HTML5 Super Friends (AccessComputing News - Jan 2010)
The next wave of HTML, called HTML5, is in development by the Web Hypertext Application Technology Working Group (WHATWG) and the World Wide Web Consortium (W3C). HTML5 is an important step for web accessibility, because it is the first time that people with disabilities have been included in the web language development process from the beginning. Two very different cultures are learning how to work together, and it's both exciting and frustrating.
Accessibility advocates are educating engineers about the technological needs of people with disabilities. Although the engineers can be hard to convince, when they "get it," they often come up with very cool solutions.
On the other hand, when they don't get it and want to move forward with something that is not accessible, it is frustrating. In the past, accessibility has been thrown out for the sake of progress. Once this happens, it is difficult to implement accessibility at a later stage of development.
With HTML5 going into the next development phase, a group of developers and designers from the web standards movement decided to meet to develop feedback for the HTML5 specification. For two days in early August, Dan Cederholm, Tantek Çelik, Jeremy Keith, Ethan Marcotte, Eric Meyer, Nicole Sullivan, Jeffrey Zeldman, and I gathered at Happy Cog Studios in New York City to talk about HTML5. This is a who's who of standards-based web development, and I was honored to be invited to such a powerhouse of a group!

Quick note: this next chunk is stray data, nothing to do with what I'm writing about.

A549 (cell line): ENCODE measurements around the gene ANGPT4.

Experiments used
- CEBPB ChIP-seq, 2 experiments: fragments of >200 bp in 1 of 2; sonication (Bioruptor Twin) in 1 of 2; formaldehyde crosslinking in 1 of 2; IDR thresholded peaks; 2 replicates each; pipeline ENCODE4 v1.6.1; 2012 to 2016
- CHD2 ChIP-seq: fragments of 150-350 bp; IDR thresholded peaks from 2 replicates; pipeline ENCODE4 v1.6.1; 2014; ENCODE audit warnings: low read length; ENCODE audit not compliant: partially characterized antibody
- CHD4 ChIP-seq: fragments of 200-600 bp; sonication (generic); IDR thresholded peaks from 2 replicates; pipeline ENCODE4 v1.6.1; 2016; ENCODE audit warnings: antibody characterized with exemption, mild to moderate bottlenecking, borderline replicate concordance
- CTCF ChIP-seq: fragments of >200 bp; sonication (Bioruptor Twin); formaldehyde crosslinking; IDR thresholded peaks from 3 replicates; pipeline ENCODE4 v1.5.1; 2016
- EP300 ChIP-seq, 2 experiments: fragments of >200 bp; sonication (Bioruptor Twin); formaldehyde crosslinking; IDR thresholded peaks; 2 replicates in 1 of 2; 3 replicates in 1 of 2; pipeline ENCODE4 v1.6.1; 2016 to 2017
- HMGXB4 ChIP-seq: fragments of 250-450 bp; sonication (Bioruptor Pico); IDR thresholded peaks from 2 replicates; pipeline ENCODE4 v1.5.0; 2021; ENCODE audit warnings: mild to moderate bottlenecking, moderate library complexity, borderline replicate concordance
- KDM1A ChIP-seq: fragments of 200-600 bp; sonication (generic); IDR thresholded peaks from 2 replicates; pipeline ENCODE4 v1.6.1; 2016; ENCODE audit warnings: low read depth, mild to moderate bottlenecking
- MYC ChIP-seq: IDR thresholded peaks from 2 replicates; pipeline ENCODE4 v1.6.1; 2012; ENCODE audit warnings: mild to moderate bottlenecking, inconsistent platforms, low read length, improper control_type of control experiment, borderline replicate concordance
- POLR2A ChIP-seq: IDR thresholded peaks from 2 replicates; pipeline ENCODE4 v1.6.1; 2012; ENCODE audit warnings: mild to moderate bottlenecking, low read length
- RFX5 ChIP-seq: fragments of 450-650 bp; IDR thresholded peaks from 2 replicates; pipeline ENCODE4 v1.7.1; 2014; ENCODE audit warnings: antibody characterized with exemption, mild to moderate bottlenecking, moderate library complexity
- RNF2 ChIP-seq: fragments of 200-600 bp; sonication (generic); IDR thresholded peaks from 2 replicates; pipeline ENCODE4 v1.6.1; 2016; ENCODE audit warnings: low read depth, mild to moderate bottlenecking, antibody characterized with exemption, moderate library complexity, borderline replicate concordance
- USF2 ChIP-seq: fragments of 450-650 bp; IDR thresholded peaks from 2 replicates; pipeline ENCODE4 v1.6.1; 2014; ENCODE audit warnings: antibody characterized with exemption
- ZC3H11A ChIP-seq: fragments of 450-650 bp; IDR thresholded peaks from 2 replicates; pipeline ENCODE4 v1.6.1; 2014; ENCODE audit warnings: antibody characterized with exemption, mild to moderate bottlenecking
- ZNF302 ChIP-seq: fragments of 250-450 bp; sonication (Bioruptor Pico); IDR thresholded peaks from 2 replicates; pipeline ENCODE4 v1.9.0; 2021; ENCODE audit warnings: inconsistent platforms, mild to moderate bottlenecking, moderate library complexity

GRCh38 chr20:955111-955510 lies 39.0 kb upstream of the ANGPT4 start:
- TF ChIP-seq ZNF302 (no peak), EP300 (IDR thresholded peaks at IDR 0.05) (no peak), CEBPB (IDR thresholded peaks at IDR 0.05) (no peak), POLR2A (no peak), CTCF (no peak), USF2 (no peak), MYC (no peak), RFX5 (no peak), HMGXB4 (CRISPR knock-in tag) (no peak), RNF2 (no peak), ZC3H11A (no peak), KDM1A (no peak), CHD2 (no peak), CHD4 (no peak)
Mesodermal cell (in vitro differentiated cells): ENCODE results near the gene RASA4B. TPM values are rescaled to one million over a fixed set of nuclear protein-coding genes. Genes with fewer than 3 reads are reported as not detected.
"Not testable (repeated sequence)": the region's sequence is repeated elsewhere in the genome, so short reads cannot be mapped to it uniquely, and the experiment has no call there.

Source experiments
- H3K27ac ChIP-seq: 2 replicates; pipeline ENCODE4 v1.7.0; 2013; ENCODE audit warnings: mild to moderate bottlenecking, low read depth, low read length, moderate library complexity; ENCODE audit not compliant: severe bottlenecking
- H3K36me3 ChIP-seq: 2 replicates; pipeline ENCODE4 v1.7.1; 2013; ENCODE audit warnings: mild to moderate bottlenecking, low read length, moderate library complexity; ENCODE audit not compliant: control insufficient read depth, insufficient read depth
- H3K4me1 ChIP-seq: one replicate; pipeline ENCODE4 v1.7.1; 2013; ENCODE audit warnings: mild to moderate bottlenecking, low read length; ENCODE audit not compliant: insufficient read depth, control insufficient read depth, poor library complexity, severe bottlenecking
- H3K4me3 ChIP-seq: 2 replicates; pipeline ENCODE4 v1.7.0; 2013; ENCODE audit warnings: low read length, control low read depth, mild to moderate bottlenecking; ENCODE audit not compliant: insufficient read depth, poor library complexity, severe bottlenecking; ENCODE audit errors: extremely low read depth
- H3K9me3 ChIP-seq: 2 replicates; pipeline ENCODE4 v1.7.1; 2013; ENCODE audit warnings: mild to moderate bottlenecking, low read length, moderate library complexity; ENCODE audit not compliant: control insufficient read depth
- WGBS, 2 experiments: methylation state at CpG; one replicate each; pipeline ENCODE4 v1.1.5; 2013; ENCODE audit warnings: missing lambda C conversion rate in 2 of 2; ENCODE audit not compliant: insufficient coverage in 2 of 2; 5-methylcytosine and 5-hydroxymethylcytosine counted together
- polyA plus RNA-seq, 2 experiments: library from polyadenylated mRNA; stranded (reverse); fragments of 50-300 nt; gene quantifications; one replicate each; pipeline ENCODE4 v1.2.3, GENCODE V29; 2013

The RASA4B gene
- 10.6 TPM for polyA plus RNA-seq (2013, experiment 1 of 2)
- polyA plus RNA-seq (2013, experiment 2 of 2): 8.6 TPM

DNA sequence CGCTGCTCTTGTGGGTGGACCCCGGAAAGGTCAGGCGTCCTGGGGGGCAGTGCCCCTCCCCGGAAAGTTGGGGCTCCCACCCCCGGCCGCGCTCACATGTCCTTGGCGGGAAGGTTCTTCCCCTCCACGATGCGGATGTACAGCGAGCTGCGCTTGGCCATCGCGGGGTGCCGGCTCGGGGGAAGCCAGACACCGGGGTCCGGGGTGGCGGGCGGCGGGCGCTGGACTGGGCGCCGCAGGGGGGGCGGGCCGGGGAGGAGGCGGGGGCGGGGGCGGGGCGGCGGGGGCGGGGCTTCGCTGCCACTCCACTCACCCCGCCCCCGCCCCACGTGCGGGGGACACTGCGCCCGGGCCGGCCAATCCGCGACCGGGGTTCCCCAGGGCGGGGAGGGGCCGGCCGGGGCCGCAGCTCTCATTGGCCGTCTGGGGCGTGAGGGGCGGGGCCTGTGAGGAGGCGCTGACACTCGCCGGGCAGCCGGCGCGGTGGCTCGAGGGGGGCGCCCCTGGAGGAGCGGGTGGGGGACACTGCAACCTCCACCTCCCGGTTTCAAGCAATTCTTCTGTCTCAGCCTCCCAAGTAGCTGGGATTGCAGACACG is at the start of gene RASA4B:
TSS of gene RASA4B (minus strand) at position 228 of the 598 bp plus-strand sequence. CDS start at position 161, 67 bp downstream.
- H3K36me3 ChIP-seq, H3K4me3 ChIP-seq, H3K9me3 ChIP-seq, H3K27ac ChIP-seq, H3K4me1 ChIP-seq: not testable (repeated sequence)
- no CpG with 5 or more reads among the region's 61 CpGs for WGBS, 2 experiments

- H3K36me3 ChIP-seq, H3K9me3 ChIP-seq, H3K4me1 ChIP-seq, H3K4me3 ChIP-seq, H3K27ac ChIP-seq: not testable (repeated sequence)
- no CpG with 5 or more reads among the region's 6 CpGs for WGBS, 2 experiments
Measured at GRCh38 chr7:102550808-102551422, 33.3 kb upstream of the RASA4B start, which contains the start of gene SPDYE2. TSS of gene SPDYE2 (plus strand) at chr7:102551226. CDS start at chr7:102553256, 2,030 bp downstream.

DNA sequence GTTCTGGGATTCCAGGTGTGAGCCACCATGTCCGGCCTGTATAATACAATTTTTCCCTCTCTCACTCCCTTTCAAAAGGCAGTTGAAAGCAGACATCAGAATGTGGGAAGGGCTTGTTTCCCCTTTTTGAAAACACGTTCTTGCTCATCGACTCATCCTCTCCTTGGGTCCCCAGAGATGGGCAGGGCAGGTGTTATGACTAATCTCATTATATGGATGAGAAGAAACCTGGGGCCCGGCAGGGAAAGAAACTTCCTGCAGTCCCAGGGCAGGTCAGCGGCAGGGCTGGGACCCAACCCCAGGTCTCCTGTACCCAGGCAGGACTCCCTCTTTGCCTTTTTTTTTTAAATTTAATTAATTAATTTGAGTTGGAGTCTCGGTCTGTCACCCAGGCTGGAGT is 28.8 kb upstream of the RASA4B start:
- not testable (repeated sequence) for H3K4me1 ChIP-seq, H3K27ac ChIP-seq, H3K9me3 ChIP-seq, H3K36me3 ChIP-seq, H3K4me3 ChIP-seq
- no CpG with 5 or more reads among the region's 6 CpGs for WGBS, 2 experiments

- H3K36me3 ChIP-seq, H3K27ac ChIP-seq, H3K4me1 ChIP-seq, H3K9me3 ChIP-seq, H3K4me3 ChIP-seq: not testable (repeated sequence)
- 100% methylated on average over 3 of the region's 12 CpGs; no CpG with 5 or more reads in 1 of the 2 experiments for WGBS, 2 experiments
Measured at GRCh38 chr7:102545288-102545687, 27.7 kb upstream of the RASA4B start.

We dubbed ourselves the HTML5 Super Friends and wrote the Super Friends Guide to HTML5 Hiccups as well as a statement that endorses the direction HTML5 is heading. Most of us have written our own blog posts about the issues and advantages we found in the specification. I list my concerns at sp1ral.com/2009/08/html-5.
The reaction to our comments was good. We even appeared in an issue of CSSquirrel, an online comic strip that provides perspective on the politics of web design and standards development at www.cssquirrel.com/comic/?comic=35.
Recently, the HTML Working Group met for two days in Santa Clara, California to talk about some of the outstanding issues that need to be addressed before the HTML5 specification can move into the next phase. I attended one day and was happy to see good progress being made on some of the trickier accessibility issues. We aren't out of the woods yet, but the engineers seem open to most of our concerns. Keep your fingers crossed.